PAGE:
I started covering guaranteed income options for defined contribution (DC) plan participants about 12 years ago. The articles’ sources then and over the subsequent years frequently cited several common themes. First, participant and sponsor interest in guaranteed retirement income was growing. Second, uncertainty around interplan portability and sponsors’ fiduciary obligations in choosing income solution providers was slowing adoption.
Although plans’ adoption of retirement income solutions has often seemed glacial, there has been substantial progress. Consider these statistics generated by LIMRA and provided by Bob Melia, executive director of the Institutional Retirement Income Council (IRIC):
The number of plans and amount of assets leveled off from 2015 to 2017, but nonetheless, the data indicate a solid growth trend. Sponsors’ changing views of DC plans’ role suggest the growth will continue. Melia cites a recent Defined Contribution Institutional Investment Association survey finding that 85% of plan sponsors believed a DC plan’s primary purpose was to provide retirement income. That’s an impressive result, considering that only 9% of respondents held that belief just seven years ago.
Promising Legislation Stalled
Earlier this year, the U.S. House of Representatives passed the Setting Every Community Up for Retirement Enhancement (SECURE) Act. Another retirement bill, the Retirement Savings and Security Act (RESA), was introduced in the Senate in May. The bills contained several key retirement-income provisions, which Melia outlined via email:
- In addition to showing participants their accrued and vested balances, DC plan statements would also estimate the guaranteed income that the participant’s balance would provide. Given the common tendency to overestimate the sustainable retirement income a lump sum can generate, that information could spur participants’ interest in additional savings and guaranteed retirement-income solutions.
- The legislation provides “a very prescriptive and defined fiduciary safe harbor when sponsors select an insurer to guarantee income products and solutions,” Melia notes. Provided an insurer can demonstrate, document and maintain compliance with the applicable state regulations, the plan sponsor receives a fiduciary safe harbor. That will satisfy the prudence requirement regarding an insurer’s claims-paying ability for a guaranteed retirement income contract, he explains.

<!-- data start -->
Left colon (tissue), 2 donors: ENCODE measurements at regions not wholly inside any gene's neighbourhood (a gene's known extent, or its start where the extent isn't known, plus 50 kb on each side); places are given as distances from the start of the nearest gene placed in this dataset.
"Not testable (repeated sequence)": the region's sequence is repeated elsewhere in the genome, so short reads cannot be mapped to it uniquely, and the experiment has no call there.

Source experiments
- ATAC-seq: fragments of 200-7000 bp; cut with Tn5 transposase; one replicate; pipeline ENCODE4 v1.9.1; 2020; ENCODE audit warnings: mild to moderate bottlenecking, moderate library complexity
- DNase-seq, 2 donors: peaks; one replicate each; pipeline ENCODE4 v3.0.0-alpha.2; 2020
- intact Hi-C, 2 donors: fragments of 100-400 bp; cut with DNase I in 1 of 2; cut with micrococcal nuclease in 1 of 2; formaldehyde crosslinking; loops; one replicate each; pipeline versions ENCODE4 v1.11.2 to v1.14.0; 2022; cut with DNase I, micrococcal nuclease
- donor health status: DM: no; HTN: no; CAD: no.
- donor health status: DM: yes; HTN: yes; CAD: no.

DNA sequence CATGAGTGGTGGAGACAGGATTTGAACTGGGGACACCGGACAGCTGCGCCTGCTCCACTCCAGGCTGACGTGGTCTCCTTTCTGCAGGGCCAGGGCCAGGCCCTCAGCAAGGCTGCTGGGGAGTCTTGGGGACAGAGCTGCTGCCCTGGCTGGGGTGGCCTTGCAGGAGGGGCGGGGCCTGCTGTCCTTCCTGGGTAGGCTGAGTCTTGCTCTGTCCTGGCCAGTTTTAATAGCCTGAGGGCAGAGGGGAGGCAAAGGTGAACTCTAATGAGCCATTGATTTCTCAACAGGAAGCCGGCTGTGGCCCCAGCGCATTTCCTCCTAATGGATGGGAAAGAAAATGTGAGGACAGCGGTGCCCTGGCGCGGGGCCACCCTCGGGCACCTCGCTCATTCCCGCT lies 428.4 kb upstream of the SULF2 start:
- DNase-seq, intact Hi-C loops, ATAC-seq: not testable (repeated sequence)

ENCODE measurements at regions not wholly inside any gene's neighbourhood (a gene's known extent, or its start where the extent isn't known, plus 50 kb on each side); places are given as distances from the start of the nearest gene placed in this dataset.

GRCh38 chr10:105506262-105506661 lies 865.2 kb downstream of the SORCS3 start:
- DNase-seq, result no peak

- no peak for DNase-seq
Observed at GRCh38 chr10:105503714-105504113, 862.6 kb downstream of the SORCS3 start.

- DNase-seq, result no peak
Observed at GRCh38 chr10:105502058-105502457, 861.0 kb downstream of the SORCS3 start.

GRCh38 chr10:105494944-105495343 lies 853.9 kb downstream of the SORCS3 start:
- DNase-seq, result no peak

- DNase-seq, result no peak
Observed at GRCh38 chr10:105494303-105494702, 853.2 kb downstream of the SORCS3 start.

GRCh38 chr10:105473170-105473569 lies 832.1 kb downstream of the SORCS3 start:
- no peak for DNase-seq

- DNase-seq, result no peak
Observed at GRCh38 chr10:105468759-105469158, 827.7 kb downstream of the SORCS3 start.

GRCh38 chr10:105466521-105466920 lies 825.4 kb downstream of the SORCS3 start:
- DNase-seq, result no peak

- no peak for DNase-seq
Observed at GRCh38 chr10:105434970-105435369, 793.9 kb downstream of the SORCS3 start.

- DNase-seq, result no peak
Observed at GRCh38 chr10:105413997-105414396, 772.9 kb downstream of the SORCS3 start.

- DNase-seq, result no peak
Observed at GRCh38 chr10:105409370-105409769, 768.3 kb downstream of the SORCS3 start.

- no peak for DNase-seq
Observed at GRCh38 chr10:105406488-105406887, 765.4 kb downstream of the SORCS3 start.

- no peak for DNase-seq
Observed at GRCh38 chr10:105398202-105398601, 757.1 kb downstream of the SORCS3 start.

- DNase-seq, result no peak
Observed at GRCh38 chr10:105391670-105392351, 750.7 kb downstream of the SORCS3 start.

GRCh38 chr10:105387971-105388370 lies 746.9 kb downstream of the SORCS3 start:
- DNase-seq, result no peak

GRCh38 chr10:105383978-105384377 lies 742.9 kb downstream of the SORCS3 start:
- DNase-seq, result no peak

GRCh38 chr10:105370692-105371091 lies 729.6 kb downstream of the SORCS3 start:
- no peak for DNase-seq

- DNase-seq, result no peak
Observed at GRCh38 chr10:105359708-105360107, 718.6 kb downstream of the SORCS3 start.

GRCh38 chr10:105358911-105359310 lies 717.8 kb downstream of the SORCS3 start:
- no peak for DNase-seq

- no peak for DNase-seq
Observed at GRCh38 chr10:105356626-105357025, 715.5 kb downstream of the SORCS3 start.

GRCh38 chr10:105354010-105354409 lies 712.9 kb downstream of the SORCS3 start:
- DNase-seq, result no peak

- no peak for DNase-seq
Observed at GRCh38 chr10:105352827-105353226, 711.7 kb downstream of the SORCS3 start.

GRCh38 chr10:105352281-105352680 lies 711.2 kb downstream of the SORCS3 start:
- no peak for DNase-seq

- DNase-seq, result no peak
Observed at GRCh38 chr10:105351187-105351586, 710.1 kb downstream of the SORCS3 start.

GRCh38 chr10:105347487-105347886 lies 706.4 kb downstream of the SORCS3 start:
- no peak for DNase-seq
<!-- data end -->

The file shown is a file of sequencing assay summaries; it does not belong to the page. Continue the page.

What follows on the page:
In other words, the sponsor is not liable if the insurer cannot satisfy its contractual financial obligations in the future. “By removing the fiduciary uncertainty around the claims-paying capabilities of an insurance company, this legislation will remove the number one barrier to adoption of guaranteed retirement income,” he adds.
- The portability challenge is also addressed. Participants can make a direct trustee-to-trustee transfer to another employer-sponsored retirement plan or IRA of lifetime income investments or distributions of a lifetime income investment in the form of a qualified plan distribution annuity, if a lifetime income investment is no longer authorized to be held as an investment option under their current plan. Melia cites a hypothetical case to illustrate that provision’s importance:
Suppose a participant had purchased a deferred fixed annuity (DFA) within the plan and had been contributing to the DFA over the past 10 years at a variety of interest rates that were in effect at the time of the purchase. In essence, the participant was dollar-cost averaging but with interest rates instead of stock prices.
The plan sponsor decides to drop the DFA option at a time when rates are lower than they were over the prior 10 years, leaving the participant in a bind. She must accept the current market value that the plan assigns to the DFA. Also, if she decides to purchase a new DFA or an immediate annuity at retirement and rates remain low, the income she will receive will be lower than she would have received under the previous rate-averaging arrangement. The ability to purchase institutionally priced deferred income with dollar-cost averaging can be beneficial to near-retirees and helps mitigate the ”point in time” interest rate risk that retirees face when making annuity purchases at retirement with a lump sum, says Melia.
The changes likely would spur adoption of retirement-income options, but unfortunately, the reforms’ legislative progress has stalled in the Senate. According to published reports, the retirement-income provisions are not causing the delay, but the result is still the same. The bad news is that Congress recessed for the month of August, and interparty hostility seems to increase with each news cycle. There is speculation that the SECURE Act’s chances could improve if it is added to the budget legislation, but at this point it’s hard to predict whether that will happen.